“And that is building a model, whatever the motivation is for the model to work so they’re able to step outside that. There’s a fairly low ego. It’s entirely about whether or not the model is sufficient. I feel we are lucky enough in SaaS to have lots of founders and CEOs that think that way. You have always had the corner cases, but those corner cases typically don’t last either.”

Recently, I worked with Openprize on a survey of operations professionals and it was interesting to me that marketing ops professionals, one of their lowest priorities was financial modeling. Hear me out. It does seem like something that would be on the edge. Yet, if you think of budget season, you need to understand and learn top-down and bottom-up approaches. 

Doug, I know you have gone through budgeting and it is easy to make mistakes and mistakes are kind of okay. We expect them. Nevertheless, I am not saying you made a mistake. I have made mistakes. Let us just clarify, we’ve all made mistakes, we’re in it together. Sweet. But understanding how the finance team thinks about the business and spend, I say that it is risky. That skill is such a low priority, don’t you think?

“I do but I think it gets back to your original point being that marketing is seen as a cost center and I am going to oversimplify this. Let me oversimplify this and say that when marketing is viewed as a cost center, that is usually a failure, not of marketing, but is a failure of marketing leadership. I’m sorry, by the way, I’ve been in a cycle too. I have been that marketing leader who created a situation where marketing was seen as a cost center. I think we all at some point in our careers spent some time in that place and it is awful. This is pot kettle, but at the same time, what ends up occurring is, if you don’t have and particularly in today’s SaaS world, if you don’t have a well thought through multichannel model, this gets back to what we talked about before; the nuance of what we are doing and not all spend equals direct booking or pipeline. 

“However, if you don’t have a solid multichannel model that’s not static, that’s flexible, you can play with it. You are always going to be reacting. One of our Managing Partners here at Chief Outsiders, a brilliant woman named Karen Hayward, wrote a book on this titled “Random Acts of Marketing.” I feel that those are kissing cousins, random acts and marketing and marketing being perceived as a cost center. I also think this is easily remedied. I don’t necessarily think it’s a conversation as much as I love CaliberMInd’s products and as much as I love and believe in attribution. I think that is the third step. I feel like the first step is do you’ve a marketing leader who can articulate a multichannel plan that is going to drive revenue? And when it works, show that it works. And by the way, guess what folks? Sometimes it doesn’t work but you flex the model. That is when you start getting away from the cost center and more into the situation where marketing is seen as an engine for growth and revenue.”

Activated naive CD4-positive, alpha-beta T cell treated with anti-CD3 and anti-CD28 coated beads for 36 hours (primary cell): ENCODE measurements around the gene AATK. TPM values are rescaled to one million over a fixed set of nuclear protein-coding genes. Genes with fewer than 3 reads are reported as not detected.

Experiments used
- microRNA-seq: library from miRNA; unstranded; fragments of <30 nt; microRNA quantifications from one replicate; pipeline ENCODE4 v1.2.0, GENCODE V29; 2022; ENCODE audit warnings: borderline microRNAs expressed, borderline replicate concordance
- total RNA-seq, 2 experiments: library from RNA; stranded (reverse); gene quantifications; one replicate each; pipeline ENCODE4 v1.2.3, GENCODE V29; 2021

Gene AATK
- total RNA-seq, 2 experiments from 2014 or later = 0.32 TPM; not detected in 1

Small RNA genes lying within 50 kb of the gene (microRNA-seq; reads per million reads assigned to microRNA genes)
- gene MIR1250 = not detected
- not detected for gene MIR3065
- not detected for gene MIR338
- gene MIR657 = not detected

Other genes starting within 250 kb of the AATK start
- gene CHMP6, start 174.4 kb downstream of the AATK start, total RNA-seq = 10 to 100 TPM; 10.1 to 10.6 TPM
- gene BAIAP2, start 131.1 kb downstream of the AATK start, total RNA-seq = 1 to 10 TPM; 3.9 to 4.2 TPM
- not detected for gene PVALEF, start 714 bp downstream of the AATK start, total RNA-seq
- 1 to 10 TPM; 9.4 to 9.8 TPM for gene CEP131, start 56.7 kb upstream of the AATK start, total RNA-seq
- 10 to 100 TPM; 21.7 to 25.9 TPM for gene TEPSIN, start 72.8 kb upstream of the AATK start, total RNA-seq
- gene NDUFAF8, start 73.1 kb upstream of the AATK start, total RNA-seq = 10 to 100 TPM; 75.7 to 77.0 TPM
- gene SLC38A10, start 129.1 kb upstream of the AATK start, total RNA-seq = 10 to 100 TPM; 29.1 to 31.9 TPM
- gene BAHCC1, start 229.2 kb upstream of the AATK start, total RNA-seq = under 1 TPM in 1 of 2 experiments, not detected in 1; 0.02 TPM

Yeah. I 100% agree. I am thinking back in my early career. At all times, the leaders who did well, they were wrong at times and they could admit it quickly and they could explain why and what they were going to do differently. That is ultimately what CFO or CEO is looking for is you have a solid enough understanding of the baseline numbers to understand what works when and you can diagnose what went wrong. It is not something you keep repeating.

“Can I give a live use case with our favorite brand, CaliberMind? I like what Camela said about being able to admit when a part of the model isn’t working. I won’t get into the architecture of the model since I don’t that that’s germane, but I would say there’s a point in the fall, and I know folks, we all went through this collectively, but there was a series of updates that were pushed out by Google, which ultimately are about increasing the quality of content. For the most part that is what they’re looking for or to increase the number of PPC SERPs for them, but  that is another conversation. But that update happened and it caught us on our backfoot at CaliberMind. You’ve done some amazing content marketing strategy and SEO work, but it caught us on our backfoot.

“I’ve to say that part of our formula because of that release, it completely changed the way we look at our multichannel model for the first quarter. We had to adapt quickly and I have to have this fun conversation going to what used to be our mutual boss and go, I goofed up. SEO isn’t working the way it should. By the way, this is your highest ROI channel and it is going to take this much time to recover. Here’s what I am doing. Again, I love that you called that out because I think that is your coin of the realm in the context of being credible, a driving model that produces revenue and ultimately not being thought of as a cost.”

For more content on B2B marketing trends, listen to the full Revenue Marketing Report episode at the top of the article or anywhere you podcast.